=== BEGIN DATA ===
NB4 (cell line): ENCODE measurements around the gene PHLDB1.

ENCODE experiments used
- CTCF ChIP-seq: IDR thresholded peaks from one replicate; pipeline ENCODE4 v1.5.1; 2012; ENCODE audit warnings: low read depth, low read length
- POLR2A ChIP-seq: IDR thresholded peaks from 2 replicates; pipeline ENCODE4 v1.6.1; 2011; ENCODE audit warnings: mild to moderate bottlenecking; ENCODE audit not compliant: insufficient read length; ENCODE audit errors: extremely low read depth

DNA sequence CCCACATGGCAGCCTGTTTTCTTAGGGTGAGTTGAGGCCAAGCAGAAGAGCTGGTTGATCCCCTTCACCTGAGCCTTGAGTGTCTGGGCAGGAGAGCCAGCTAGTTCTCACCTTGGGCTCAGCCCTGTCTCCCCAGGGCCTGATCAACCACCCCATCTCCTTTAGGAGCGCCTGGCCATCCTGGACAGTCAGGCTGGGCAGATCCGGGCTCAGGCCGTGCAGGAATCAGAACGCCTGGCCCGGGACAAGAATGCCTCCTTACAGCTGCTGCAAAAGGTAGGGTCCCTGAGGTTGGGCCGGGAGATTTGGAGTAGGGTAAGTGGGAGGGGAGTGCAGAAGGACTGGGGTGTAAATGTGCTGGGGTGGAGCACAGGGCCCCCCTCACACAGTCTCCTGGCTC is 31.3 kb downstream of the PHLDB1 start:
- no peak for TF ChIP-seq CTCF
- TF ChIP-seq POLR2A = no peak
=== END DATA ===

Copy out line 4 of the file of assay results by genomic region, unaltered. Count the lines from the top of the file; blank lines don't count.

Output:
- POLR2A ChIP-seq: IDR thresholded peaks from 2 replicates; pipeline ENCODE4 v1.6.1; 2011; ENCODE audit warnings: mild to moderate bottlenecking; ENCODE audit not compliant: insufficient read length; ENCODE audit errors: extremely low read depth